If an elected official moves his or her place of residence outside of the City limits or ceases to be an elector of the City during his or her term of office, the office of that elected official shall immediately become vacant. (California Government Code ["G.C."] §36502.)
No. The governing body has the discretion to establish a filing fee, but the City of Malibu has not done so. The City provides equal opportunity for all candidates to fully participate by not charging a filing fee.
Any registered voter in the jurisdiction, the City of Malibu, may sign a nomination paper. This includes the candidate and/or the circulator. Each seat on the governing board is a separate office. A voter may sign the nomination papers of as many persons as there are persons to be elected to office. A nomination paper must contain at least 20, but not more than 30 signatures. A minimum of 20 must be verified for your nomination to be valid.
Yes. The fee covers the cost of printing your statement in the Sample Ballot. The total deposit required for your statement is $418. Should the actual cost be less than the deposit, the difference will be refunded. Should the actual cost be more than the deposit, a bill for the difference will be mailed to you.
City of Malibu elections are consolidated with the County of Los Angeles. The City Clerk, as the City's Elections Official, assists candidates in meeting their legal responsibilities before, during, and after an election. From election pre-planning to the certification of official election results from Los Angeles County, and filing of final campaign disclosure documents, the City Clerk manages the process that forms the foundation of our democratic system of government.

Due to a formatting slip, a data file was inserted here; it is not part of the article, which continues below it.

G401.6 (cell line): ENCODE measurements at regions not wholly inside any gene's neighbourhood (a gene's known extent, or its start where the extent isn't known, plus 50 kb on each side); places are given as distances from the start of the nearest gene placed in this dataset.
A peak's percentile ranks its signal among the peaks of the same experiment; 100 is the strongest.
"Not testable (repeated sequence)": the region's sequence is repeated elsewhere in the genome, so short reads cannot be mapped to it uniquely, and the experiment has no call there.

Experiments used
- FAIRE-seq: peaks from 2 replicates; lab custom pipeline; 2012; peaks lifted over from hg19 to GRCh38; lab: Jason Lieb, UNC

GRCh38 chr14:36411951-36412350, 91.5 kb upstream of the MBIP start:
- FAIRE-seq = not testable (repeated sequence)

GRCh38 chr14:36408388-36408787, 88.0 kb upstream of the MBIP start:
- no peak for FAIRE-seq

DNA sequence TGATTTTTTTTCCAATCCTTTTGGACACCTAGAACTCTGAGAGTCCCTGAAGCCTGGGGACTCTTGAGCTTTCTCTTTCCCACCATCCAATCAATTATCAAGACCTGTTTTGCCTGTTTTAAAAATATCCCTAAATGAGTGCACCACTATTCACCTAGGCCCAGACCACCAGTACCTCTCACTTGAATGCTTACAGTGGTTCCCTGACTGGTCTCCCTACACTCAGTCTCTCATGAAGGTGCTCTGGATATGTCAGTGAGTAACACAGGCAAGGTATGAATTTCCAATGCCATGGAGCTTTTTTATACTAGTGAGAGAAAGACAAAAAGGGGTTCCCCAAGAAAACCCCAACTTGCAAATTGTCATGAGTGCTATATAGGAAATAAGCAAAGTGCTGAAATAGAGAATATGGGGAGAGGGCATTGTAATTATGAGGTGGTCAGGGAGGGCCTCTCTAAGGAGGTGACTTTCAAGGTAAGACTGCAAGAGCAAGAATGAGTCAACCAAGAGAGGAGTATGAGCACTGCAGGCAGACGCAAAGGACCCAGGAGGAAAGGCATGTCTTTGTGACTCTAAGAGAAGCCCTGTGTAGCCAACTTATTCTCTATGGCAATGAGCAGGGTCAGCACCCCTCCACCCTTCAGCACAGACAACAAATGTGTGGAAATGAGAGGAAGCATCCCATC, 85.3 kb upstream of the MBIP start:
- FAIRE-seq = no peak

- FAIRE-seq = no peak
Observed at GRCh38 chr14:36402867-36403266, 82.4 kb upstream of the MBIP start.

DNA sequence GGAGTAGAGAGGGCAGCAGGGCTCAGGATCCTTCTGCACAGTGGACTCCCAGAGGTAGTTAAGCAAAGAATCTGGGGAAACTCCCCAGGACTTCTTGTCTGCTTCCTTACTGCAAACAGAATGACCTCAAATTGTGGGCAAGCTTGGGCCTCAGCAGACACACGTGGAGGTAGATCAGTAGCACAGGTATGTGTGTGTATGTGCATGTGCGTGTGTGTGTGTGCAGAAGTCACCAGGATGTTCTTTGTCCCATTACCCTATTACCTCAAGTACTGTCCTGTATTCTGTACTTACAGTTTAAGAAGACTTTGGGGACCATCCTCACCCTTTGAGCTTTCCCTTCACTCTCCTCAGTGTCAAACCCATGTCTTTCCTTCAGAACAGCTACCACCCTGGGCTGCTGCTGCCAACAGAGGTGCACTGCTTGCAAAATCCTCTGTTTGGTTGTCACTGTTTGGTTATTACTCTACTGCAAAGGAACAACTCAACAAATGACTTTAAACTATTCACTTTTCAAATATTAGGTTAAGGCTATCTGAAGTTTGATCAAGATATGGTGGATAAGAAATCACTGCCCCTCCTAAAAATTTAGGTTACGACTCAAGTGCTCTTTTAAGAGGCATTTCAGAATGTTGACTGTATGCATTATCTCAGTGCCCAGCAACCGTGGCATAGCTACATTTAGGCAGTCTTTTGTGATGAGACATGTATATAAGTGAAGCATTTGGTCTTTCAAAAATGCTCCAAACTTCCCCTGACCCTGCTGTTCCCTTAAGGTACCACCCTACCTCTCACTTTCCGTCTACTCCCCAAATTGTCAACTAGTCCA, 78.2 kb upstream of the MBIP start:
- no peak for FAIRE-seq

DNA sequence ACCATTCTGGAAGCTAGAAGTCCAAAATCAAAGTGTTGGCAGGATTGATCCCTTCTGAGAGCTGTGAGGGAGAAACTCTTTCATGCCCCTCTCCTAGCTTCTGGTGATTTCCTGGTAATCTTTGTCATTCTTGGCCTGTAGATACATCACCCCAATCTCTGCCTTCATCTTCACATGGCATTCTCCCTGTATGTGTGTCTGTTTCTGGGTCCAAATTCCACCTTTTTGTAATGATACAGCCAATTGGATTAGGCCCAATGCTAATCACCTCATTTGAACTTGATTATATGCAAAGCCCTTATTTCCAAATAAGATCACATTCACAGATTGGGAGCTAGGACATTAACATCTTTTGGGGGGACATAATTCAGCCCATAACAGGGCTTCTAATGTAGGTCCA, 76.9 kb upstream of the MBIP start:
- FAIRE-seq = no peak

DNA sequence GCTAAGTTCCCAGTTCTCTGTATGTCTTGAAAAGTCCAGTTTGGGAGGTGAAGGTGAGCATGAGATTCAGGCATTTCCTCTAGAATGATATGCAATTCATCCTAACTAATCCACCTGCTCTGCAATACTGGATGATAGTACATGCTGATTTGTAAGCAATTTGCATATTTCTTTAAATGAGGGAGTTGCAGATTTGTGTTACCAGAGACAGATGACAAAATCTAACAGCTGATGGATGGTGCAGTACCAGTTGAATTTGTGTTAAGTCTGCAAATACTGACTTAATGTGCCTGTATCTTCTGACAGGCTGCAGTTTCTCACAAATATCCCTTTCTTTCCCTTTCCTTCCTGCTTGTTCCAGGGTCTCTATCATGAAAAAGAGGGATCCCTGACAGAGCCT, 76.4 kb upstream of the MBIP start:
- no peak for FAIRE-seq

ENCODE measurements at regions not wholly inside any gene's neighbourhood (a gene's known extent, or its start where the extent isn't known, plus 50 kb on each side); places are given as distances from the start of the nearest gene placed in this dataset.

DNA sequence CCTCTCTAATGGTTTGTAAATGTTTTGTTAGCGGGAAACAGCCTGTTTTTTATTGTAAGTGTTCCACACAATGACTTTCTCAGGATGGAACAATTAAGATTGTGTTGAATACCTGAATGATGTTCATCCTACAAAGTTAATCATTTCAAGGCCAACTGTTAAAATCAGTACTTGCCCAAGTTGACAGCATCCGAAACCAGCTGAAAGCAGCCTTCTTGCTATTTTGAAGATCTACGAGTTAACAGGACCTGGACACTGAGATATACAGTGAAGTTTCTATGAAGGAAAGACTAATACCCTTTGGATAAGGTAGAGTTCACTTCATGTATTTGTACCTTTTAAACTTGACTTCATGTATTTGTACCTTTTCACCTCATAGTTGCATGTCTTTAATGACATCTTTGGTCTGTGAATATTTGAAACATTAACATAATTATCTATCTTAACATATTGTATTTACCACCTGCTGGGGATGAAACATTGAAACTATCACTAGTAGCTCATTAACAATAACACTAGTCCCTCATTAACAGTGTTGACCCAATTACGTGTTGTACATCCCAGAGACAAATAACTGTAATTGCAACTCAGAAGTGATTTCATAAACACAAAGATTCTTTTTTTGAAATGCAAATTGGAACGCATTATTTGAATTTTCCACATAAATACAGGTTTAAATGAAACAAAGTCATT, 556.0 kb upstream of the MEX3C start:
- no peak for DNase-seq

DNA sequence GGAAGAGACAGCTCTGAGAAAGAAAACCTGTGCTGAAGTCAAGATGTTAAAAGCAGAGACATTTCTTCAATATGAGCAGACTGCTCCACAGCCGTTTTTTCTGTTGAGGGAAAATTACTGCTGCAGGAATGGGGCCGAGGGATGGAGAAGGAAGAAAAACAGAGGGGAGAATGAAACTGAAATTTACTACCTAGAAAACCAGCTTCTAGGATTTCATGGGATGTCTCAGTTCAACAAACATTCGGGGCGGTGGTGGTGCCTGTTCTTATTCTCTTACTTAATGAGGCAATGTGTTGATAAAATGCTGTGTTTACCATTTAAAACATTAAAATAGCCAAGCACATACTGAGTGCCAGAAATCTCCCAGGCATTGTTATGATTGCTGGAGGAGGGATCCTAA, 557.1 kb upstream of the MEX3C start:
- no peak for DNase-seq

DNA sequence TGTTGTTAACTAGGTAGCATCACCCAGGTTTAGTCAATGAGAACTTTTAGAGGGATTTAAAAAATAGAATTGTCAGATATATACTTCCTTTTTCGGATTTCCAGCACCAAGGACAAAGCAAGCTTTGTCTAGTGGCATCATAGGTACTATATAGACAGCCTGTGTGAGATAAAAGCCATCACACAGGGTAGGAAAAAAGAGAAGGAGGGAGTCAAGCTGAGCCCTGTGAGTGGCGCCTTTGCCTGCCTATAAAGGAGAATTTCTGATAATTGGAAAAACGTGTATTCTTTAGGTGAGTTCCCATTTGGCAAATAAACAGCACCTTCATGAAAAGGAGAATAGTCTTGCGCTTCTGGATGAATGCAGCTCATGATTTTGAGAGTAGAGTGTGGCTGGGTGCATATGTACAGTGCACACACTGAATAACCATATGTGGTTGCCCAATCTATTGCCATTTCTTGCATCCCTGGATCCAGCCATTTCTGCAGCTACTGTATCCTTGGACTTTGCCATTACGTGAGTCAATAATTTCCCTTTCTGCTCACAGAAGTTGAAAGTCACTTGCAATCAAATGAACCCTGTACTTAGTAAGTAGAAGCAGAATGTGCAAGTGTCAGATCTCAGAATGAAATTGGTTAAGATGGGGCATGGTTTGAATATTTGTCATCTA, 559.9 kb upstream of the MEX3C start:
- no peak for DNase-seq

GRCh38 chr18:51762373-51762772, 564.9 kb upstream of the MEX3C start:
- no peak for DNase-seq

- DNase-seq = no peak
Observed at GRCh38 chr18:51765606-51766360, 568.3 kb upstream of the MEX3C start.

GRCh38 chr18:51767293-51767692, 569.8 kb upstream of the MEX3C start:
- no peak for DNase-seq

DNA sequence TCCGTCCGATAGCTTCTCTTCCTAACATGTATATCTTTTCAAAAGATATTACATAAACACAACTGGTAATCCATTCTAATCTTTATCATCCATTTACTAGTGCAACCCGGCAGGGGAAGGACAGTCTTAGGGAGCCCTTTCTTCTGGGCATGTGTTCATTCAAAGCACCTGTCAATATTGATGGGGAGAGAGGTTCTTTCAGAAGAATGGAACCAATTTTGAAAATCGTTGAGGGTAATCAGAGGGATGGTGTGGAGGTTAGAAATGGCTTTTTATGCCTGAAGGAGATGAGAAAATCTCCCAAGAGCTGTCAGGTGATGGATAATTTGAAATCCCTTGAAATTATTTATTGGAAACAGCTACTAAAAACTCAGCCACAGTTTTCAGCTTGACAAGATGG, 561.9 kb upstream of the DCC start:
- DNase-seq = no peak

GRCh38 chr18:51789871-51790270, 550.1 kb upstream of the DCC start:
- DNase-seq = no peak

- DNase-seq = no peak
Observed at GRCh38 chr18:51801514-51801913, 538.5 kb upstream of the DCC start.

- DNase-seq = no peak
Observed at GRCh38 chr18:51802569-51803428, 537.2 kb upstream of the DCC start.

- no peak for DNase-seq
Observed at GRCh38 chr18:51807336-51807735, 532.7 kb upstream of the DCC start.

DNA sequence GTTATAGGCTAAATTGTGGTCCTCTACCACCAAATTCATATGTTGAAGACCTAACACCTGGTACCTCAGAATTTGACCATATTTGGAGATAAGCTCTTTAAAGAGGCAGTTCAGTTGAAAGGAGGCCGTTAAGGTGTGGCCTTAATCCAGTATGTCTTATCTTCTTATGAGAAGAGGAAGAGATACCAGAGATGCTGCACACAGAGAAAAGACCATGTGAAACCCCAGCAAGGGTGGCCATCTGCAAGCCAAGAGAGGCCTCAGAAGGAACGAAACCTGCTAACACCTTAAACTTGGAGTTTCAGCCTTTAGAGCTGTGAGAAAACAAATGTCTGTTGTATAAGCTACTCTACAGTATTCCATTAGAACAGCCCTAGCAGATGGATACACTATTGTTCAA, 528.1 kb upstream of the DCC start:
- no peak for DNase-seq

To determine your polling place or to obtain voter information, visit the Los Angeles County Registrar-Recorder/County Clerk website at:
You may withdraw as a candidate at any time prior to the close of the nomination period. After that date, you may not withdraw, and your name will appear on the ballot.
No. Check your candidate’s statement carefully before submitting it, as it will be printed exactly as submitted.
View 2017-2018 permitted hauler list valid through June 30.
Household Hazardous Waste includes paints, stains, varnishes, solvents, pesticides, antifreeze, transmission fluids, oil filters, cleaning supplies, drain openers, nail polish remover, batteries, pool chemicals, smoke detectors, medications, and other materials or products containing volatile chemicals that can catch fire, react or explode, or that are corrosive or toxic.
Electronic waste includes computers, monitors, televisions, cell phones, printers, fax machines and keyboards. Certain components of some electronic products contain materials that render them hazardous, depending on their condition and density.
Malibu hosts HHW/E-Waste roundups on a bimonthly basis at City Hall. Free collection events hosted by Calabasas and Agoura Hills are also open to residents.
The schedule of LA County's larger HHW collection events is available at www.CleanLa.com.
Residents can bring the following items. Remember that transportation laws only allow 15 gallons or 125 pounds of hazardous waste per trip.
Anti-freezeAutomotive and household batteriesCompact fluorescent light bulbs (unbroken)ElectronicsLatex paintMotor oil and filters